petence to make war successfully. Is equally
Incapable of concluding a creditable peace.
The Russ, now the leader of the constitu
tionalist papers, declares that the govern
ment without the people's support is im
potent to continue the war and will be
compelled to accept any terms. Only a
national assembly. It insists, can now save
the situation, because only with the sanc
tion of the people can exorbitant condi
tions be successfully resisted. Tho Russ
The mere mention of Deuce has aroused
the people, who profoundly distrust the
government's ability to cope with tho prob
lem by mail and teleKraDh. Tho committee
of ministers is flooded with petitions for
i ne assemDiing or a semsKy luoor lo pass
upon the peace terms. Ail decent classes
On Sale June 17
Tickets Good Lesvinjr Chicago ts June 26
, Trains Uiifl Union Station
0:35 A M.V 7x35 A. M.
11:50 A. M. 5:40 P. M.
w fnrtnes Information adrsa
F. P. BUTKERFORD, 0. P. JL. .
T32?r5aaStrect, Omaha, Kek
OXFORD, O., June IS. The feature of
the eighty-first commencement of Miami
university here today was the address of
Secretary of War William H. Taft It was
delivered in the commencement tent
erected on the campus among the forest
trees. The unsually large audience made
frequent Interruptions with applause.
In opening his speech Secretary Taft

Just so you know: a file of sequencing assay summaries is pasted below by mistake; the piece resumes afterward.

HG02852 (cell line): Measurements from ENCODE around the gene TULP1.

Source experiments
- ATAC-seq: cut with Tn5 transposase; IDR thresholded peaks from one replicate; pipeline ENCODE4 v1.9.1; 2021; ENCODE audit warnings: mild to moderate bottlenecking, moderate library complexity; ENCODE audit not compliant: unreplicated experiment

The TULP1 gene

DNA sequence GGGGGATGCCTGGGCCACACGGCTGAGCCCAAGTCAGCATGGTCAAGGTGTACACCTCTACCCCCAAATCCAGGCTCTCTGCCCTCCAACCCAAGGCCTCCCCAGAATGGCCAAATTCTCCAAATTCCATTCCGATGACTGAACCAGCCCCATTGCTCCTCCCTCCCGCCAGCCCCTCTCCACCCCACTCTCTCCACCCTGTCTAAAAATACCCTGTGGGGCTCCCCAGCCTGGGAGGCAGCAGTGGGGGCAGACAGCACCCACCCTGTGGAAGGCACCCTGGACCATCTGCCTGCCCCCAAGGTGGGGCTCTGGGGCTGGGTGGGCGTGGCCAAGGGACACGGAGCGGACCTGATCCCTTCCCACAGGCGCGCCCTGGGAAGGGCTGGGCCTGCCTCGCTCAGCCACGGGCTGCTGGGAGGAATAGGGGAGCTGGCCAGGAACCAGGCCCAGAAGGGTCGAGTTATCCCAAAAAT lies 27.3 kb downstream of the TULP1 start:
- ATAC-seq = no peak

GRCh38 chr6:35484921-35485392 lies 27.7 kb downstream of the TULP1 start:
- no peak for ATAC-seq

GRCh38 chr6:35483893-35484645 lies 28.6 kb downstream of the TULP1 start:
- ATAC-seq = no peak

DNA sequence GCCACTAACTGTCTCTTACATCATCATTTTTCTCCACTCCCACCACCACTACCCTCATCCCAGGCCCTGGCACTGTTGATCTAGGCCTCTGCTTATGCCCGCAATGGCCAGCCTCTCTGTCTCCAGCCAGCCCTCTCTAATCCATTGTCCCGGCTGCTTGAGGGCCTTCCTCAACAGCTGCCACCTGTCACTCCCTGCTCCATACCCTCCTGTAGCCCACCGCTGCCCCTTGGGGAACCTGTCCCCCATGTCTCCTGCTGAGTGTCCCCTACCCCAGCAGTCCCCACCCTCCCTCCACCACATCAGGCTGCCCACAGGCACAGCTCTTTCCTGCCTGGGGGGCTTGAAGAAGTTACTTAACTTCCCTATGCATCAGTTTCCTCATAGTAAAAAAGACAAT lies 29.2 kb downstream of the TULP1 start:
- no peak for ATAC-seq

touched on the racial question In the south,
and in this connection said:
Another encouraging feature of the pres
ent increase ot weaitn Is mat a large pro
portion ot this Increase has been in the
soutli, a part of our country wnicli hereto
fore lias ueen largely ugriculturtu anu poor.
1 ne cnange In tne material conditions in
tha soutn, in spite of the political ditlicul
ties mat certainly are mere, is creating a
better slate ot tilings wun reference to the
racial question. The work of iiooKer Wash
ington in teaching his people how to use
tools instead ot giving tiieni a superficial
university education, wnicli they cannot
Use, added lo the industrial demand for
Bkliled iaoor, X am certain will put tne ne
gro population In a belter condition ma
terially, anu when that Is brought, about
their spiritual and Intellectual uplifting la
much easier. The southern states are en
gaged in adopting legislations which seem
intended to exclude the negro trom tha
ballot in tact without Infringing the 1U
teentn amendment so palpably as to lead
to their annulment by the supreme court.
I am hoping earnestly that experiments of
this sort will fall, but if they will lead to
a result in which the laws shall exclude
Ignorant whites and blacks equally from
the ballot, then no one can quarrel with the
procedure, which will be square and honest.
As to Chinese.
Touching the application of the Chinese